Judge recognises students freedom of expression claim and adjourns courtcase


On Friday 3rd December two students on behalf of the UCL Occupations
attended a hearing to resist the university’s application for a
possession order. After almost an hour of legal debate, the judge
acknowledged the occupying students’ rights to freedom of expression
and freedom of assembly and concluded that no possession order could
be granted without a full hearing of all the legal arguments. The
hearing has been adjourned till Tuesday 7th December at 10:30am.

The solicitor for the defence, Kat Craig, from Christian Khan
Solicitors said “This result is a recognition of the importance of the
rights to freedom of assembly and freedom of expression, and is a
testament to the students dedication and commitment to ensure access
to education for all by means of peaceful protest.”

The UCL Occupations see today’s result as a small victory in the
on-going fight to achieve their demands, and prevent education cuts
and tuition fee rises. The occupied space provides a safe place in
which students can exercise their democratic rights to freedom of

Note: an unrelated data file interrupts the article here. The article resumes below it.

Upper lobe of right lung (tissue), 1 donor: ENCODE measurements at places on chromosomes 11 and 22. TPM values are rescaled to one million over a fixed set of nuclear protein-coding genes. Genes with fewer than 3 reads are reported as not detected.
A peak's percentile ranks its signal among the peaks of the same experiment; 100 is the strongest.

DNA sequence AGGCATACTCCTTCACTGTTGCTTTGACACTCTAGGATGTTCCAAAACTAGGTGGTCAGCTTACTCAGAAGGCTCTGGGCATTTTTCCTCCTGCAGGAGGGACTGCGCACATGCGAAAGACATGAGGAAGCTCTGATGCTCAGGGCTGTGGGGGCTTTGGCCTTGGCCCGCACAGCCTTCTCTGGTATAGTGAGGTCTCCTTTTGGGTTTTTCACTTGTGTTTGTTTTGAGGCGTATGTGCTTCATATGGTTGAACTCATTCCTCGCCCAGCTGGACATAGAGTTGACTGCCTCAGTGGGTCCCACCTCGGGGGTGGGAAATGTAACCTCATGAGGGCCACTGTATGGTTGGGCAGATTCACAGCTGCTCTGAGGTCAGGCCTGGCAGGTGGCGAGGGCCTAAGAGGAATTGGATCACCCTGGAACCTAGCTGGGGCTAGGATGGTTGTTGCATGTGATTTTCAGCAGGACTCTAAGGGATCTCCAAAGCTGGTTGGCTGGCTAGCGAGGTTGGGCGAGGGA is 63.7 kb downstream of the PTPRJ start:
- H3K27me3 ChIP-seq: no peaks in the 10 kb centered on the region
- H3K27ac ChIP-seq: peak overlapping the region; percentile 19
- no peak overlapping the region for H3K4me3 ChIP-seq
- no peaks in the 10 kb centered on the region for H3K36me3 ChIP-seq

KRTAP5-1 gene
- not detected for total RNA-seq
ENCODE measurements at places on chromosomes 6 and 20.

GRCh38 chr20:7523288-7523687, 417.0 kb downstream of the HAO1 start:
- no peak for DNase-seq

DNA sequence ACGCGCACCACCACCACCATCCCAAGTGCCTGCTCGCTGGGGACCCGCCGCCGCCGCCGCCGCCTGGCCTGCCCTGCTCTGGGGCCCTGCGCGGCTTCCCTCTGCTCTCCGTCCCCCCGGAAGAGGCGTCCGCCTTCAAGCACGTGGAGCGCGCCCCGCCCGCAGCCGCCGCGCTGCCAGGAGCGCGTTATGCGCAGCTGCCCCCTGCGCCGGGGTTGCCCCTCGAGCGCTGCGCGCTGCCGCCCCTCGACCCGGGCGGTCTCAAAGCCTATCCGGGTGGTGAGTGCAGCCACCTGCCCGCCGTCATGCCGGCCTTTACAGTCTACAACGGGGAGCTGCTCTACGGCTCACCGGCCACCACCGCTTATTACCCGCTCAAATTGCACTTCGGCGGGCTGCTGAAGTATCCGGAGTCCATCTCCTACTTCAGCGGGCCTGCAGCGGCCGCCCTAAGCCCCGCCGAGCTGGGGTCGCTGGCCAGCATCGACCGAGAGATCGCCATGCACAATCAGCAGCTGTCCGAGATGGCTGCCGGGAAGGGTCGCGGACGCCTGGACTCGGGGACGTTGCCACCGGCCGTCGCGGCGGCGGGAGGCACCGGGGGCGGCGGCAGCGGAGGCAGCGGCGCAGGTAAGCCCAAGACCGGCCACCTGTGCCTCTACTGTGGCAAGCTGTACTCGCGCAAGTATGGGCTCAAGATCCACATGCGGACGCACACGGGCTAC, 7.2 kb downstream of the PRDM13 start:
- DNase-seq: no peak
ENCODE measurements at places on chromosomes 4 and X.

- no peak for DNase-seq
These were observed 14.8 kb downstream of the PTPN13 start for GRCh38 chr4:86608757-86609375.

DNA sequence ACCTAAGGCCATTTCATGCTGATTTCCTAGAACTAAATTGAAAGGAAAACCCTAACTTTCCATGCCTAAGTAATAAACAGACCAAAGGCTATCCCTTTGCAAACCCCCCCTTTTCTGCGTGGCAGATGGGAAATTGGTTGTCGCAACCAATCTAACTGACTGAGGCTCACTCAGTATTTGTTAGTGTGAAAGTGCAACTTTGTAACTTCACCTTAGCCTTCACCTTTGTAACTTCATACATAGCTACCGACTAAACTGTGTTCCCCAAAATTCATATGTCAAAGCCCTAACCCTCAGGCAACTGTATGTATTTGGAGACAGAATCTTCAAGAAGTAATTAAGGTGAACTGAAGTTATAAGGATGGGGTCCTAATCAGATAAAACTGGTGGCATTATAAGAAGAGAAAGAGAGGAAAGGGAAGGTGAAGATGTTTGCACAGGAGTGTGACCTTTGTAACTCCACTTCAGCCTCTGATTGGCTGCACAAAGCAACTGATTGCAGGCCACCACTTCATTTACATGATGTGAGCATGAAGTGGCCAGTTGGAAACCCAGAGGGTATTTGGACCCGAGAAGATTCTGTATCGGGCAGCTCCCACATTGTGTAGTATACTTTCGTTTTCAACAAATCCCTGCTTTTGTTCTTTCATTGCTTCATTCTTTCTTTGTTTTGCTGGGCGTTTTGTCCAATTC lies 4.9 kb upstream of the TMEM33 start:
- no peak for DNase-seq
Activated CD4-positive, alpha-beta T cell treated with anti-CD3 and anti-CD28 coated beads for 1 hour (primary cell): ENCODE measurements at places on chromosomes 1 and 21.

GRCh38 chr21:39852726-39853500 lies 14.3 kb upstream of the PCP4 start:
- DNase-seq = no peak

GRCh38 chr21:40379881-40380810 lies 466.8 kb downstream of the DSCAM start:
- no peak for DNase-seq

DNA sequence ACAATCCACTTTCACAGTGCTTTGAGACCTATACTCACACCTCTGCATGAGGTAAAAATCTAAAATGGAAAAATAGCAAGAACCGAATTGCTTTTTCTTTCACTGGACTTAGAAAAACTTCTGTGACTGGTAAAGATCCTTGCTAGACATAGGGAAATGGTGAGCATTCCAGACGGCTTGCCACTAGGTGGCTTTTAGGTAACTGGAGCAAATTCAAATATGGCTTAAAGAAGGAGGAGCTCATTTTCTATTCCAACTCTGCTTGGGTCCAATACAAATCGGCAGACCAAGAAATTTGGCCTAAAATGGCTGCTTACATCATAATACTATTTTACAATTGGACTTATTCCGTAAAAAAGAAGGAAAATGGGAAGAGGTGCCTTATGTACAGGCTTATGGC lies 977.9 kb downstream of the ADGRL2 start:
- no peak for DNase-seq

expression and protest. In just over a week the space has become one
of the most active hubs for student opposition to the cuts, as well as
a forum for intellectual inquiry. The UCL Occupations plan to use the
extra time to reopen negotiations with the UCL management, as well as
allowing the voices of students heard in a democratic and peaceful
manner, in the lead up to the crucial Commons vote next Thursday.

For further information:


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3 Responses to Judge recognises students freedom of expression claim and adjourns courtcase

  1. itellsya says:

    EXCELLENT NEWS! – let’s see how long the sanity lasts mind..

  2. mlr19 says:

    We are most certainly getting recognised, the UCL occupation is mentioned quite a few times as an excellent example of a politically aware, peaceful means of protest in this Guardian article – see link given below:


  3. Excellent! I was part of the occupation as a UCL fresher 11 years ago in the first wave of protests at the introduction of tuition fees, then set at £1,000 a year – the idea of that going up by nine times is just horrific. Best of luck to the current occupiers, and well done on the court case in the face of the wholesale erosion of the right to peaceful protest.

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